seems to go literally goes on for hours, we have gotten to know each other a bit. As it turns out, it seems quite likely that I have met my donor! A married couple had been coming in to the same clinics as I have been, and as we got to talking, I learned that she had received her new kidney on Wednesday, July 27, and that her husband had donated a kidney as part of the Paired Kidney Donation program on Friday, July 29, the same day as my surgery. He had donated his right kidney. I received a right kidney. His blood type is type O; mine is type O as well. I came into the hospital at 5:45 AM in order to avoid meeting the donor. He came into the hospital at 6:15 in order to avoid meeting the recipient. To my knowledge, there were no other kidney transplant surgeries that day. These things happen…. Interestingly, they had found out who her donor was as well, on the very day of her surgery. I will still send a thank you card “anonymously” via the hospital, but it’s quite something to look into the eyes of someone who gave you an organ out of his own body that is making a significant difference in your life.
As much as I have been getting good news at these clinic appointments, no one really likes to spend a lot of time at the hospital as a patient. Initially, I was going in twice a week. Yesterday marked the first appointment that was at the once per week level. I expected that to go on for a few more weeks, but the doctor who saw me said that I was doing so well I didn’t need to come in until two weeks later. If they’re happy, I’m happy.
None of this would be possible without a lot of help from a lot of people. At my first clinic appointment, Etsuko accompanied me the whole time, something like 4 1/2 hours. Since then I’ve gotten stronger, and we haven’t felt it necessary that she be with me through the whole appointment. She arranged for a number of people from church to pick me up after my appointment is done, so that she can make her way to work after dropping me off at about 7:30 in the morning. I’m grateful for rides from Enos K., Tim F., and Jake F. these last few weeks. Of course, Etsuko has had to pick up slack in other ways, too. I don’t have much energy to cook these days (I never realized how taxing it was to stand in front of the range until now), so after coming home from work, Etsuko makes supper, too, something that I have generally done. The same goes for any of the other household tasks that I have generally contributed to.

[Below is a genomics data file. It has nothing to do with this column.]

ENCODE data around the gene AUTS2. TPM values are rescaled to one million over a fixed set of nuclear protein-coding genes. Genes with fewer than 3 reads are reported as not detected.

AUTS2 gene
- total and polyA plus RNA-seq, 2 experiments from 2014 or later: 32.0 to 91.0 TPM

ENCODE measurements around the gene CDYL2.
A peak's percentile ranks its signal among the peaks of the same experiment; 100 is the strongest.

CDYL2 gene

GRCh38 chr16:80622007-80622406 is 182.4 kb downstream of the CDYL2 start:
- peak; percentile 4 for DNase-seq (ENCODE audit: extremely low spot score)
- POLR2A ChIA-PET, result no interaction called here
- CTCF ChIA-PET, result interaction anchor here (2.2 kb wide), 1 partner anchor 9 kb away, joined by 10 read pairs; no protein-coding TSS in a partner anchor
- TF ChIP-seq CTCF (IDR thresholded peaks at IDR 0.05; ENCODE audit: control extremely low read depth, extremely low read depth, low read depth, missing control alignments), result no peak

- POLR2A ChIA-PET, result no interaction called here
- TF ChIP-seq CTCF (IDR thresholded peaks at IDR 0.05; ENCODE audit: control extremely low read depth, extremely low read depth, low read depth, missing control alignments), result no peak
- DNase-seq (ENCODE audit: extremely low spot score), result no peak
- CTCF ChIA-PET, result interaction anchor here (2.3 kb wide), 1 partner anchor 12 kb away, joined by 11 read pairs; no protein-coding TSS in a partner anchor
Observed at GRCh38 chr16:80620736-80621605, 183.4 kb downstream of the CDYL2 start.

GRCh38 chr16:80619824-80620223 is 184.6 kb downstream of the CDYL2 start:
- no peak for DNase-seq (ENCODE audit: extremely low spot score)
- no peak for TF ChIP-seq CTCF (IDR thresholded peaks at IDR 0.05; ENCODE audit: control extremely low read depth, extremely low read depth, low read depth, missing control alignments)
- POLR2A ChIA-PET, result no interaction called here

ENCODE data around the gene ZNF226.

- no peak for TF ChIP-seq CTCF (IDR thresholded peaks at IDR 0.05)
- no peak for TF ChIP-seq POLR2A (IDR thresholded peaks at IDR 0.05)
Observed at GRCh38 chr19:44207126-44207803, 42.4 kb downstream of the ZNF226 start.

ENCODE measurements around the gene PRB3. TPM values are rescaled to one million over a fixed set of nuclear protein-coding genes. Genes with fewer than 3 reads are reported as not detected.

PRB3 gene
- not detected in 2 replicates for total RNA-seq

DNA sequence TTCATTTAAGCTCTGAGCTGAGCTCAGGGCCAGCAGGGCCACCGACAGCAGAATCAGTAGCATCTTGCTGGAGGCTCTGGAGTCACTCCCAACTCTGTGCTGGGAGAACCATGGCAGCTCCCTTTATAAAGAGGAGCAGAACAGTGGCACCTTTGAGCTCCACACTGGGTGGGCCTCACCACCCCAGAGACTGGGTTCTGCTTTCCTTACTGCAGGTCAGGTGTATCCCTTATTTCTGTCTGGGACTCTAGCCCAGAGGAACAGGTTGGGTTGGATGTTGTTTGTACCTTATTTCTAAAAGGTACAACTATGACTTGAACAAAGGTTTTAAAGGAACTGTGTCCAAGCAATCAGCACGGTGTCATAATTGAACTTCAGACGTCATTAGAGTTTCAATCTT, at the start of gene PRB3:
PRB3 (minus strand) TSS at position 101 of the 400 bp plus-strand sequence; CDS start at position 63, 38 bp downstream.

Our oldest daughter, Rika, even came in from Toronto one weekend to look after me while Etsuko and our son Aaron went down to Virginia with our third daughter, Aisha, to help her move in as she begins her Master of Architecture program at the University of Virginia. Rika, in addition to being a brilliant junior associate lawyer is also a pretty good cook. She even made kale tasty (my opinion about kale has been significantly
warped shaped by comedian Jim Gaffigan’s rant about kale in his Obsessed video — here it is from Youtube!).
Aaron, currently living at home following the completion of his M.A. in History here at “Western” (University of Western Ontario) has also been helpful, often doing errands for me that I simply can’t accomplish these days. For instance, today, he picked up a prescription for me. Really, I don’t know what I’d do without the support of my family.